Thursday, March 27, 2014

Wes Ulsh’s Totem

Anyone entering or leaving Gig Harbor, Washington, will notice the totem across from the Gig Harbor United Methodist Church.  The colors have faded but the totem still stands at 182 feet tall as a silent sentry.  It was dedicated on July 28, 1979 as A Memorial totem dedicated to those who walked before and those who will walk and shared by us today.
Photo via iPad
The information in this blog is being reproduced from the pamphlet provided for the dedication.  Hopefully it will help us all to remember the meaning behind this specific totem.

Totems are never worshipped as idols, and have no deligious significance, though they are held in reverence, as it is believed the Totem Spirit enters the carved symbols, stately masterpieces of Love and Patience.

A Tribute To Those hose Special Skills And Assistance Made It All Possible

This totem pole was carved from a Western red cedar (hula plicate) snag, the remains of a tree that grew in an area just south of the present town boundary of Gig Harbor which was also the site of the old army Ft. Spire.  The tree was 182 feet tall and 38 inches in diameter at the base.  By counting the rings in the wood it was determined it had stood as a growing tree for 257 years and then fell victim to lightning or a forest fire.  In either event the result was the same in that the heat had the effect of case hardening the outer surface of the tree, protecting it from the assault of weather and insects for at least 50 additional years.

Colors - Matoe Wanbli
Removed pole from forest - Paul Fatland
Transporting pole - Earl Benson, Don Shaw
Erecting Pole - “Duke” Thrailkill,  Gery Walsh, Jack Dawson, Paul Dawson, Carl Veitenhans, Clarence Thrall
Research - Cecelia Carpenter, To Oluse, Gig Harbor Historical Society
Editing - Pam Wise, Steve Dable
Tech. Assistance - Stan Wheeler, Victor Ulsh, Al Tomlin, Donna SHort, Tim Macy
Totem Pole Princess - Lisa
Dedication - Harold S. George & Family, Hinauri Tribole
Oil Painting - Margret Dole

Some of the early known Indians of Gig Harbor were Dave Squally (a wonderful drag net fisherman), Annie Squally (Lopeton) (a very good basket maker), Burnt Charlie, Joe “Gig Harbor” Young, Emma Squally Simmons, and Sally Jackson.  A beautiful philosophy expressed by Joe was “When the fish don’t run you simply sit down and wait.”

The Totem Pole

Gig, the seagull, (Kwal’ax or Tasmo’tl) was capable of changing form at will to conceal his supernatural identity.  He was capable of the marvelous feats transcending the powers of animals and men in the present-day world.  The seagull is known for his protective and creative ability.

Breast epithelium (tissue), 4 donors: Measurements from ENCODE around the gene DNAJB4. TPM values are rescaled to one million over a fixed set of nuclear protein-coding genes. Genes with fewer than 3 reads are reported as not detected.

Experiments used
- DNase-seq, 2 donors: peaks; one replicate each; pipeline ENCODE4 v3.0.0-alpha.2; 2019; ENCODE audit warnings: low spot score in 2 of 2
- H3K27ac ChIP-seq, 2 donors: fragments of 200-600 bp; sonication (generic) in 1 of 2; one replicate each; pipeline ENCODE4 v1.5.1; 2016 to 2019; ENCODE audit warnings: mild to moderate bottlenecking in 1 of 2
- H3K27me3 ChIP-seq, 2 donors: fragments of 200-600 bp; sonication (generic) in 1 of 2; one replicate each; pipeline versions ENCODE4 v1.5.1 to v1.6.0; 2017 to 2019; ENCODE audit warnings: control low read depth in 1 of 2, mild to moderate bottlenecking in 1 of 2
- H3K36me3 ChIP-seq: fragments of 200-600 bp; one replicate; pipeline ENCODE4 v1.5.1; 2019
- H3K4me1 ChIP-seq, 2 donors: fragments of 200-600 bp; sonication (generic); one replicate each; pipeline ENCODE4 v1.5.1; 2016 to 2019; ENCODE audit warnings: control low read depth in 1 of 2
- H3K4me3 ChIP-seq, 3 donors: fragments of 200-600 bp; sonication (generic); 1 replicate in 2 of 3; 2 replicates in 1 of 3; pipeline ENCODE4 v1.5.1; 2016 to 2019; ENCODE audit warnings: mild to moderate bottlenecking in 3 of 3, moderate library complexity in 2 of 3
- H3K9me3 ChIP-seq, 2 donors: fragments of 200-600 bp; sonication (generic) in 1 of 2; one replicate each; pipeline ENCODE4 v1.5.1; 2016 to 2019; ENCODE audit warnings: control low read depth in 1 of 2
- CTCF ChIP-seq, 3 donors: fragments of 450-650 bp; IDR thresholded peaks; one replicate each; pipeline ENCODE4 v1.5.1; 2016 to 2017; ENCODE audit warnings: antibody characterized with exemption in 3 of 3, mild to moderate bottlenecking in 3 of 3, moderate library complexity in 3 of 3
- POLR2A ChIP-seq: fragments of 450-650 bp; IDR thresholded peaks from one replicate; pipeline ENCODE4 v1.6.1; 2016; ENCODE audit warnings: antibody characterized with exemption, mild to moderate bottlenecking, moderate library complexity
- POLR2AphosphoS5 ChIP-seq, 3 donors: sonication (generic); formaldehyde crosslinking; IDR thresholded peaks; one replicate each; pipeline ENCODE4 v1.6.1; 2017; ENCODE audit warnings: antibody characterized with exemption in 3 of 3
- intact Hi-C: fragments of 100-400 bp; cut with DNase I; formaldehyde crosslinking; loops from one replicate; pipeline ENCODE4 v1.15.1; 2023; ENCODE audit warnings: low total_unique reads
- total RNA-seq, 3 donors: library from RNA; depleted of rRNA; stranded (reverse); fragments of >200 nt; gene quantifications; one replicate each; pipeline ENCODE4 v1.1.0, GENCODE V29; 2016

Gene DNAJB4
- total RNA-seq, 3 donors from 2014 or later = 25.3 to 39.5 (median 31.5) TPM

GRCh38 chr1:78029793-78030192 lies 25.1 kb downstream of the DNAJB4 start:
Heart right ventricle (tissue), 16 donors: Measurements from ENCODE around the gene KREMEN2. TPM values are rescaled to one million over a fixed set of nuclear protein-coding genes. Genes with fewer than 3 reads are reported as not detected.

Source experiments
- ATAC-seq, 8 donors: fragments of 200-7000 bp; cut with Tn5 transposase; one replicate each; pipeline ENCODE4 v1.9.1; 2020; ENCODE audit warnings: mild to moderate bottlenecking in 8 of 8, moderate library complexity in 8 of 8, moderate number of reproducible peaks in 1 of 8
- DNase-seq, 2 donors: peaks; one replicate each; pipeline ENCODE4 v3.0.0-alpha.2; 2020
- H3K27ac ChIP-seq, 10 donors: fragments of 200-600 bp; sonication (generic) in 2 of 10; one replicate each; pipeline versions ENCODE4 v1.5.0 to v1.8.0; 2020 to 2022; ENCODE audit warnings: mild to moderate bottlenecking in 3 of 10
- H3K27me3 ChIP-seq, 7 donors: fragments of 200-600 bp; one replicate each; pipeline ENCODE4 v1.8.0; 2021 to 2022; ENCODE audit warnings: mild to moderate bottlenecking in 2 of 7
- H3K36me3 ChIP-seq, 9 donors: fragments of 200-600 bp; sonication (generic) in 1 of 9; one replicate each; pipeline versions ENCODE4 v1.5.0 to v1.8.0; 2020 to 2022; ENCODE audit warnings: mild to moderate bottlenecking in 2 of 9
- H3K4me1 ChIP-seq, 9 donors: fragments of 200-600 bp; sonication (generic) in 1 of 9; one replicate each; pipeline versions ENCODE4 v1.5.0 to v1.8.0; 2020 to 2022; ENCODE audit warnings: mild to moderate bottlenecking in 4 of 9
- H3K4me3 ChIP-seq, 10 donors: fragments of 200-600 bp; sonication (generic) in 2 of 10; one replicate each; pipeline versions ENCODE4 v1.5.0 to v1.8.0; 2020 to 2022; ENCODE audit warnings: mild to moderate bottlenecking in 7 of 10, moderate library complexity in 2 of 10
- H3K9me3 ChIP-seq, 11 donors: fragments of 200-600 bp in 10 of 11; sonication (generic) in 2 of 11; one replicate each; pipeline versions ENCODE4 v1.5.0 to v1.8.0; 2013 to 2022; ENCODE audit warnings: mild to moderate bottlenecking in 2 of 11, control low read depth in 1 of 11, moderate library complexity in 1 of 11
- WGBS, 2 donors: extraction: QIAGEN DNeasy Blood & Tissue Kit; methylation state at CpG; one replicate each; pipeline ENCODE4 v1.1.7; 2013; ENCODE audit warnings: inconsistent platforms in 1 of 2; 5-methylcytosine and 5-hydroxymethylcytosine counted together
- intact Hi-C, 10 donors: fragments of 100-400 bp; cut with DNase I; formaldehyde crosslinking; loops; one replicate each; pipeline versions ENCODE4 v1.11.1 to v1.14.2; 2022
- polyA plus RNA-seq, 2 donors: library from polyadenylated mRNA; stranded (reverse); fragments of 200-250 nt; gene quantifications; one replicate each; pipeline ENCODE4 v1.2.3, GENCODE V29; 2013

(Sea) Wolf (Wasko) bestows his happy spirit to help people.  Women obtaining this spirit become skilled seamstresses and men become skilled in woodcraft.  Wolf and killer-whale are interchangeable so either form represents the other.  Wolf would run down from the hills and leap into the water, changing to a killer whale in mid leap.

Chief Rahari (New Zealand chief) represents the acceptance of people as they are without putting conditions on their friendship and trusting and believing in them until they prove unworthy, unfortunately, this is just the opposite from the way most people are today.  With Chief Rahari is lizard  (Makotapiri) who represents patience and the ability to complete a task regardless of the time required.

Bear (Chet-woot) stands for strength and leadership and is most eagerly desired because of his guardian spirit of protectiveness of the woman.  Women who gain this spirit become excellent housekeepers, fine cooks, and good mothers.  Men proteges become skilled providers possessing great endurance.

(Totem-Pole Princess -Lisa) 

Sea Lion (Matih) spirit gives swimming and fishing skill and those who had his blessing were destined to wealth.  With Sea Lion are two salmon (Walelee), the symbols of fertility, immortality, and wealth.  With his influence one can influence the weather, prevent or change excessive cold snaps, and change snow to rain.

Owl (Kwel-kwel) is the guardian spirit of medicine men and represents a direct tie with the spirit world.  He gives the ability to hunt on sea or land all game in foul and fair weather.  Owl and mink are also interchangeable.  With owl is Chief Squally (Shoma’Mish Chief) from the Gig Harbor Clan wearing his tadn skillik (Chief’s hat).

Frog (Shwah-kuh) is the guardian and warns of approaching enemies besides protecting the totem-pole itself from the spirit of decay.
Photo via iPad

The dedication pamphlet continues with the reciting of The Legend of Gig, The Seagull, A Note on The Religious Beliefs of the Early Indians of the Gig Harbor Area, Background and Influence of Totemism and a map showing you the location of the totem.

Should you wish to read those items, please visit the Gig Harbor Harbor History Museum,  Gig Harbor Washington on Thursday mornings when Research Room is open 10-12 AM.

© 2012 Harbor History Museum. All rights reserved.


  1. Wesley C. Ulsh died December 31, 2014.

    1. He's in my top 5 people to have ever met/known.